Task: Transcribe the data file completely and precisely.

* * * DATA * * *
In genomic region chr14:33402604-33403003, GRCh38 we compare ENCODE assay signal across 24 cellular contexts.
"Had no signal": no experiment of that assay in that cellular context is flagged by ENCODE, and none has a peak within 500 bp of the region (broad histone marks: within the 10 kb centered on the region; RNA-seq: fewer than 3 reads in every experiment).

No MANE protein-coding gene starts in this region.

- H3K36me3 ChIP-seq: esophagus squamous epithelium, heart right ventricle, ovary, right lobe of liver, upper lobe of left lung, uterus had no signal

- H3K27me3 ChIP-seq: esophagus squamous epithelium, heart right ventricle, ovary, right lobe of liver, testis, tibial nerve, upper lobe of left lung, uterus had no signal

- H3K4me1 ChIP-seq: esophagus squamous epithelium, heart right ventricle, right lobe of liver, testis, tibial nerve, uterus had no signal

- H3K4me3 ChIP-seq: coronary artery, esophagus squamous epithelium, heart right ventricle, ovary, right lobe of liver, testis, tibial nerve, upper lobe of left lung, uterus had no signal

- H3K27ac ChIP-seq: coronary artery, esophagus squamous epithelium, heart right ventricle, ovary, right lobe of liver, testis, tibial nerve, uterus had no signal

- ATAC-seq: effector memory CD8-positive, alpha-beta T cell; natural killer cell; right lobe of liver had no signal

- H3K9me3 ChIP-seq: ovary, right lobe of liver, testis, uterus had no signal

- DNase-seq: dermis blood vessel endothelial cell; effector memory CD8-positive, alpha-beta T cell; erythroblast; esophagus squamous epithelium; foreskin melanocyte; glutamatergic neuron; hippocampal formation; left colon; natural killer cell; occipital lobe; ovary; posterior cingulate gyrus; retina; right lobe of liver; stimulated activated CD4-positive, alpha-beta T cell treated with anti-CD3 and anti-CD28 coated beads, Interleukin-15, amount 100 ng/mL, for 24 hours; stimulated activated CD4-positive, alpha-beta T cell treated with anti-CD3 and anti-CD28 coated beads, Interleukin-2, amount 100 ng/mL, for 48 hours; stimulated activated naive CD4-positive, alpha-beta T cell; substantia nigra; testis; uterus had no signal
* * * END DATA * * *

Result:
In genomic region chr14:33402604-33403003, GRCh38 we compare ENCODE assay signal across 24 cellular contexts.
"Had no signal": no experiment of that assay in that cellular context is flagged by ENCODE, and none has a peak within 500 bp of the region (broad histone marks: within the 10 kb centered on the region; RNA-seq: fewer than 3 reads in every experiment).

No MANE protein-coding gene starts in this region.

- H3K36me3 ChIP-seq: esophagus squamous epithelium, heart right ventricle, ovary, right lobe of liver, upper lobe of left lung, uterus had no signal

- H3K27me3 ChIP-seq: esophagus squamous epithelium, heart right ventricle, ovary, right lobe of liver, testis, tibial nerve, upper lobe of left lung, uterus had no signal

- H3K4me1 ChIP-seq: esophagus squamous epithelium, heart right ventricle, right lobe of liver, testis, tibial nerve, uterus had no signal

- H3K4me3 ChIP-seq: coronary artery, esophagus squamous epithelium, heart right ventricle, ovary, right lobe of liver, testis, tibial nerve, upper lobe of left lung, uterus had no signal

- H3K27ac ChIP-seq: coronary artery, esophagus squamous epithelium, heart right ventricle, ovary, right lobe of liver, testis, tibial nerve, uterus had no signal

- ATAC-seq: effector memory CD8-positive, alpha-beta T cell; natural killer cell; right lobe of liver had no signal

- H3K9me3 ChIP-seq: ovary, right lobe of liver, testis, uterus had no signal

- DNase-seq: dermis blood vessel endothelial cell; effector memory CD8-positive, alpha-beta T cell; erythroblast; esophagus squamous epithelium; foreskin melanocyte; glutamatergic neuron; hippocampal formation; left colon; natural killer cell; occipital lobe; ovary; posterior cingulate gyrus; retina; right lobe of liver; stimulated activated CD4-positive, alpha-beta T cell treated with anti-CD3 and anti-CD28 coated beads, Interleukin-15, amount 100 ng/mL, for 24 hours; stimulated activated CD4-positive, alpha-beta T cell treated with anti-CD3 and anti-CD28 coated beads, Interleukin-2, amount 100 ng/mL, for 48 hours; stimulated activated naive CD4-positive, alpha-beta T cell; substantia nigra; testis; uterus had no signal